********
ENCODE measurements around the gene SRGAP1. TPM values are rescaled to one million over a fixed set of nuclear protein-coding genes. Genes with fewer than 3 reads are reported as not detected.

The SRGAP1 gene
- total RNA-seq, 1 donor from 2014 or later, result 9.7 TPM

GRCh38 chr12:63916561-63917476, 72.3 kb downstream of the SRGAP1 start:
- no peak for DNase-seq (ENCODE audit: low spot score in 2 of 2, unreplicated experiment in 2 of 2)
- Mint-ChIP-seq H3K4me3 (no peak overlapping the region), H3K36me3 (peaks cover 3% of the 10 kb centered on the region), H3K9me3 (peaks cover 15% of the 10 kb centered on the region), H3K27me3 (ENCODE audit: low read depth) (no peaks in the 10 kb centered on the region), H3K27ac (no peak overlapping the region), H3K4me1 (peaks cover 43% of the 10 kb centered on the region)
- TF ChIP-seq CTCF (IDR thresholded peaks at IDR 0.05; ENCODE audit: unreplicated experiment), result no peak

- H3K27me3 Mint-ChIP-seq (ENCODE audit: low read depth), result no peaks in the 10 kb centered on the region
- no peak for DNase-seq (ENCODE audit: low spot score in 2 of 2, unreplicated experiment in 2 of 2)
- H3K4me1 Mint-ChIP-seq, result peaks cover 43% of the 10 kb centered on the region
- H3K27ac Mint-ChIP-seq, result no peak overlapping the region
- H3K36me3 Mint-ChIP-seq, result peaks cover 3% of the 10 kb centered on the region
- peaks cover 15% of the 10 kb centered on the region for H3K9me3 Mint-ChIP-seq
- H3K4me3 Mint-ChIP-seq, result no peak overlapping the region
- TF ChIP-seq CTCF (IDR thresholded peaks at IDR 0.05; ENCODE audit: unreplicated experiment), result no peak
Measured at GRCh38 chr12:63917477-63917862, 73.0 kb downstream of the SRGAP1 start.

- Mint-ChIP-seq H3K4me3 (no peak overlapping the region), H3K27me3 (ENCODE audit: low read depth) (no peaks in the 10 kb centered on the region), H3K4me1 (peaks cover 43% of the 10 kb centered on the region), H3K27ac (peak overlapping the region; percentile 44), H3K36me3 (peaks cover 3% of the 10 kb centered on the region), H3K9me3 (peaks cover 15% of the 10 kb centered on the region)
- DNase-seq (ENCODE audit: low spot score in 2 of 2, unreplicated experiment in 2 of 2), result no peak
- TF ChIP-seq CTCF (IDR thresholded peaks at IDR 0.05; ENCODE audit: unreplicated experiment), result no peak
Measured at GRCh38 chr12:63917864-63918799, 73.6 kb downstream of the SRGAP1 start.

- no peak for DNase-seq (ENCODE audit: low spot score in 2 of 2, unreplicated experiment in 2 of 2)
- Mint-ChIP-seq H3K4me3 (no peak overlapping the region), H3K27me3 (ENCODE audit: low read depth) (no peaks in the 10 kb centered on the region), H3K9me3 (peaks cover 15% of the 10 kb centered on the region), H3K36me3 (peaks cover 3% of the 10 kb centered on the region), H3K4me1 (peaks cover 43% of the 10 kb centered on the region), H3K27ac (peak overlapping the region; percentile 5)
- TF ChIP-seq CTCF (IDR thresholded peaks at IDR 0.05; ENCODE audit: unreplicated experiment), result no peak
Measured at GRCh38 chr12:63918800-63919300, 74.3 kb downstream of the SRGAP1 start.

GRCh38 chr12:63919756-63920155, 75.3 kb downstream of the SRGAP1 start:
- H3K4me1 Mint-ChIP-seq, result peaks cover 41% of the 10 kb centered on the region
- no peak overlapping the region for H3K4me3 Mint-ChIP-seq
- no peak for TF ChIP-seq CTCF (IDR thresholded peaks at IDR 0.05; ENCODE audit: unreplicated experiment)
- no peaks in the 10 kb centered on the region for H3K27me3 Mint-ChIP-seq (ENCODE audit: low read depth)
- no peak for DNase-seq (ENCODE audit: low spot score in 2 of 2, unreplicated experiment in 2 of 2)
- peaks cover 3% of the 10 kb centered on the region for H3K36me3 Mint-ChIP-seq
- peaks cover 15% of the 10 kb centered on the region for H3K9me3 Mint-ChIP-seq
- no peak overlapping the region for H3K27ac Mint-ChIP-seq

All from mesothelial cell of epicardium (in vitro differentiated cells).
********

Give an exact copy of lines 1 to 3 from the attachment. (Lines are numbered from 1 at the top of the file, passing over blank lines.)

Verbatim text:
ENCODE measurements around the gene SRGAP1. TPM values are rescaled to one million over a fixed set of nuclear protein-coding genes. Genes with fewer than 3 reads are reported as not detected.

The SRGAP1 gene
- total RNA-seq, 1 donor from 2014 or later, result 9.7 TPM